With an eye on China and Pakistan, Foreign Secretary Harsh Vardhan Shringla on Monday talked to his German interlocutors about the multiple challenges India is facing due to the pandemic, “tensions on our northern border” and the “ever-present menace of terrorism on our western border”, sources said on Monday. Shringla, who is on a visit to Germany as part of his Europe tour, discussed the standoff along the India-China Line of Actual Control, it is learnt.
In Berlin, he met German Federal Foreign Office’s minister of state Niels Annen on Monday and Jan Hecker, the Foreign and Security Policy Advisor to the German Chancellor Angela Merkel. The two sides, it is learnt, had a conversation on the Indo-Pacific where Chinese aggression has been evident in the recent months. According to sources, he told German officials, “We are happy to note that Germany’s Indo-Pacific guidelines recognise the need for Germany to diversify its supply chains as India and Germany have a clear convergence of interest in this area.” On the strategic plane, he is learnt to have said, “We have common interests with Europe and Germany in terms of combatting terrorism and extremism, ensuring climate action and supporting multilateralism with a view to strengthening a rules-based order.”
Recalling the terror attacks in France, he is learnt to have said, “My visit to Europe at the time of the pandemic is also at a time when we witness manifestation of radicalism and extremism in Europe”. He had visited France earlier, and is headed to the UK now.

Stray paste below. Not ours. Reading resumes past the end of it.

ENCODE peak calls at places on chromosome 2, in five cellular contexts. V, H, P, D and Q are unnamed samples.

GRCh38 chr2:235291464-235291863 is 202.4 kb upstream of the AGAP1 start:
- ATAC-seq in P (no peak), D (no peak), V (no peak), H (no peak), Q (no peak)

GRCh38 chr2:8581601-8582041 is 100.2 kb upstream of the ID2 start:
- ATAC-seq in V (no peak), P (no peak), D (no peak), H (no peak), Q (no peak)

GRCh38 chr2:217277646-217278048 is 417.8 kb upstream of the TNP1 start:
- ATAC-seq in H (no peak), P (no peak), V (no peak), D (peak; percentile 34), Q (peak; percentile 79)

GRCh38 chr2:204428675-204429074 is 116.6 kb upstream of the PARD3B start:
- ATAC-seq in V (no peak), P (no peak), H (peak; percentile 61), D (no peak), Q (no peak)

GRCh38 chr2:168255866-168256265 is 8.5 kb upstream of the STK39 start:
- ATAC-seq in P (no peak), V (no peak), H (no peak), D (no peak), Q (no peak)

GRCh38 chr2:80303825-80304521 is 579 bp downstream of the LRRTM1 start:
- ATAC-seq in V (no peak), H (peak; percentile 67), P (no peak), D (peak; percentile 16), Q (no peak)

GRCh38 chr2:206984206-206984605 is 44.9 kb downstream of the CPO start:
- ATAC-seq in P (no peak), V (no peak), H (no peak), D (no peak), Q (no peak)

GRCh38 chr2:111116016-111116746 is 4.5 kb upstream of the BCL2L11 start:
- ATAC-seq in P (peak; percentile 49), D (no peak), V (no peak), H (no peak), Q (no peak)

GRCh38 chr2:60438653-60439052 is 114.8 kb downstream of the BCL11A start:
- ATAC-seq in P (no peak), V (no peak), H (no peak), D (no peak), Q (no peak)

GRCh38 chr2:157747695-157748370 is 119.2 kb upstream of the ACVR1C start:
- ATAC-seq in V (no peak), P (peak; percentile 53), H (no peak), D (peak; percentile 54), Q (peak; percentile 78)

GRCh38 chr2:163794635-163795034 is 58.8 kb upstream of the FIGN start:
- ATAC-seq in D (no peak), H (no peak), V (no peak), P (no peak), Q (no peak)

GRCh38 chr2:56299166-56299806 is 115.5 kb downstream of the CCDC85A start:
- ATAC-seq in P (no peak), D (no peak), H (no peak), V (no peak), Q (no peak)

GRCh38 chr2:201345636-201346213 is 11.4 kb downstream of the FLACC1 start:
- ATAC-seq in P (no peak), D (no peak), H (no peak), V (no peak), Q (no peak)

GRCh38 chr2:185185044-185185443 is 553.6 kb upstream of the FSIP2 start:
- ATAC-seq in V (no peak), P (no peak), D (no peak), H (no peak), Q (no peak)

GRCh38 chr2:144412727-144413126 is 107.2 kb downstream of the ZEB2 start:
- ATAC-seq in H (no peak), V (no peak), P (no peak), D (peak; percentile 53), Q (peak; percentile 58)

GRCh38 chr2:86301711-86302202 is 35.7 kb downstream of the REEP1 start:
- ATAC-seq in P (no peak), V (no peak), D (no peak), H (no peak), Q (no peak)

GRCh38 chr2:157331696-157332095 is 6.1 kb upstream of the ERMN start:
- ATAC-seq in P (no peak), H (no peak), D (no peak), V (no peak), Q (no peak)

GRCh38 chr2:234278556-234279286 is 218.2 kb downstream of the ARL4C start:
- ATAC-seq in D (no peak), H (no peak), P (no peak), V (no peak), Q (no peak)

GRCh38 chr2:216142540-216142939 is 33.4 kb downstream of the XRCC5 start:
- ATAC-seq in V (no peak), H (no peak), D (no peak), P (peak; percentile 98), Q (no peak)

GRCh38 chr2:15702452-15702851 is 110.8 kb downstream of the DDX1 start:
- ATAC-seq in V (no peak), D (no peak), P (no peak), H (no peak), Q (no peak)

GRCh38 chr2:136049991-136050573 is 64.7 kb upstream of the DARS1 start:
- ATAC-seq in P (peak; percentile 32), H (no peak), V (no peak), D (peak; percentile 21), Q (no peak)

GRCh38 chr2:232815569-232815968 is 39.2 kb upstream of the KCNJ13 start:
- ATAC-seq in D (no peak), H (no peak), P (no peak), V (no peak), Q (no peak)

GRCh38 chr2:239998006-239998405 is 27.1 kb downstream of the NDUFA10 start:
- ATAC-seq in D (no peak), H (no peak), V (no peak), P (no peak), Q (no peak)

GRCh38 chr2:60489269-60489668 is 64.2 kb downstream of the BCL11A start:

“We are all stunned by the recent tragic terror attacks in France and threat to our common democratic values and freedom of expression,” a source quoted him as saying. “Unfortunately the terrorists are united in purpose and action while we the victims are yet to be so. Ironically some countries who are the fountainhead of terror are practising dissimulation and claiming to be victims of terror to gain international sympathy. We should be aware of these moves and learn to call a spade a spade,” he told officials in Berlin, according to sources.
According to sources, in an interaction with German think tanks, he took a swipe at Beijing and said, “Threats to nation states and sovereignty can also come in other forms. The world is increasingly witnessing debt trap diplomacy in the garb of improving infrastructure and connectivity without heeding financial viability or environmental concerns. While there is no doubt that connectivity among nations needs to be improved, we have to be cautious about the terms of engagement.” This is in context of China’s Belt and Road Initiative, which New Delhi has opposed.
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